By CRU Senior Editor Ryan McKinley, from CRU’s Steelmaking Raw Materials Monitor
Upward momentum for the CRU metallics price indicator (CRUmpi) slowed in July, but still rose by 2.8% m/m to 413.5. Metallics price increases were strongest in Europe amid high steel demand, with both HBI and scrap prices there rising from June levels. Scrap prices in other regions were either stable or declined m/m, while pig iron prices dropped as Russian exporters looked to rid themselves of material ahead of imposition of a new export tariff.
Prices for metallics around the world were largely stable m/m in July, although some downside pressures have emerged. In the USA, obsolete grade supply has increased both seasonally and because scale prices are at atypically high levels, allowing mills to keep prices stable or in some cases drop them. Conversely, high demand and market tightness in Europe caused another m/m price rise. Other parts of the world were affected by real or speculative changes in government policies. The implementation of export tariffs in Russia has caused sellers there to offer as much supply as possible into the international market before it becomes effective in August, weighing on scrap and pig iron pricing. In China, scrap market sentiment has grown more bearish due to speculation on further government restrictions on domestic steel output. Demand was lower in other parts of Asia amid a new outbreak of COVID-19.
U.S. scrap demand remains high as mill capacity utilization rates pass the 83% mark—the highest level since March 2019. Still, demand strength has been outmatched by strong inflows of obsolete grades into dealers’ yards. Although general market sentiment was bullish for obsolete grades heading into July, mills were able to leave prices unchanged or in some cases lower them m/m because so much material was made available. However, prime grade prices did rise as availability tightened further on reduced automotive output.
By contrast, scrap pricing increased in Europe for both obsolete and prime grades given sustained strength from finished steel production and demand, and as summer holiday shutdowns further tightened supply. Large upside movements for prime grade scrap have also increased the competitiveness of HBI on the continent, leading to an 8.3% price rise for imported material of the latter m/m.
Even as prices rise in Europe, Turkish mills have been able to secure U.S.-origin cargoes at prices slightly lower than in June. Buyers there have been reluctant to increase bids for imported scrap because of a fall in finished steel prices in Asia, which has limited their competitiveness and exports to that region.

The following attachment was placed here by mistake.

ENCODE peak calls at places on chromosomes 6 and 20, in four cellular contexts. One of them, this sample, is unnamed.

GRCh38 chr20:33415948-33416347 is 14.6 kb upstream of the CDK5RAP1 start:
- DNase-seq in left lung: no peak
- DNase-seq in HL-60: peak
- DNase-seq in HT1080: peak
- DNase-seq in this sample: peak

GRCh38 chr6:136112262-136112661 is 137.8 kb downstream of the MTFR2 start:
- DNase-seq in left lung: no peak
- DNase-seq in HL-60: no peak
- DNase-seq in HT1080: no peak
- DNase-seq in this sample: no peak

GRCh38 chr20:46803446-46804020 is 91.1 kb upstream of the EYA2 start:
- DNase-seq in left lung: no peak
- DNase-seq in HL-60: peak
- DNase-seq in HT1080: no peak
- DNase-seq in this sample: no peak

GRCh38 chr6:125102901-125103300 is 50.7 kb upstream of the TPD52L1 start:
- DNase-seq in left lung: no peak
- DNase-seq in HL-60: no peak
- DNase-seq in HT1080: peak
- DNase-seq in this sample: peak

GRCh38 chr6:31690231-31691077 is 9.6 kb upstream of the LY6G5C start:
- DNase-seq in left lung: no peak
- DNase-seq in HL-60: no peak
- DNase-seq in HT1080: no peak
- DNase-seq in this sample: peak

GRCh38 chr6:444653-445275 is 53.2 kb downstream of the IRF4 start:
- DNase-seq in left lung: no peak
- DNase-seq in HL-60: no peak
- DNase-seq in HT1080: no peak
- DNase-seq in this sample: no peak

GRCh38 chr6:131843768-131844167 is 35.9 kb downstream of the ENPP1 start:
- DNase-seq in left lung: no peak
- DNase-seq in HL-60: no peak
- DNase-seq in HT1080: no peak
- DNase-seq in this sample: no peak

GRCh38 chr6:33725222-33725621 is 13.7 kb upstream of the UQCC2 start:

Steel prices in Asia have fallen in part because of new COVID-19 outbreaks in countries like Bangladesh and Vietnam, where end-use project delays and transport disruptions are now abundant. In both countries, scrap prices fell as domestic steel producers cut back on capacity utilization levels in line with declines in the finished steel market. This scrap demand decrease has carried over into the Japanese market, where sellers have had to deal with weakness in both domestic and international markets.
Chinese scrap prices moved higher m/m despite declining margins at steel mills. This uptick was driven by supply limitations as mill output remained stable. Still, this increase was overshadowed by market speculation surrounding additional steel output cuts ordered by the government. Although no concrete action has yet taken place, mills are operating on a wait-and-see basis and are not increasing their bids for scrap until the situation becomes clearer.
A move lower in international pig iron pricing was the direct result of government policy changes in Russia, where a new export tax will be levied on Aug. 1. Buyers in the USA and Europe were able to negotiate lower prices given the willingness of Russian exporters to sell off their material ahead of this date.
Outlook: Scrap and Pig Iron Supply to Take Divergent Paths
Scrap supply should be seasonally strong for most regions CRU covers in August. However, higher scale prices in the USA will likely keep material inflows strong, leading to increasingly bearish market sentiment for obsolete grades. However, in our view, scrap pricing in the country is unlikely to decline dramatically. European prices are likely to stay elevated given strong steel demand, and the direction of Turkish import bids will be determined by availability in the USA and how competitive Turkish finished steel offers are in Asian markets.
Pig iron will likely grow much scarcer as Russian exporters pull back from the international market. Given that Russia is the largest exporter of pig iron in the world, and that this is occurring during a time of intense steel demand, we see pig iron prices rising substantially in the coming months.
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Ryan McKinleyRead more from Ryan McKinley
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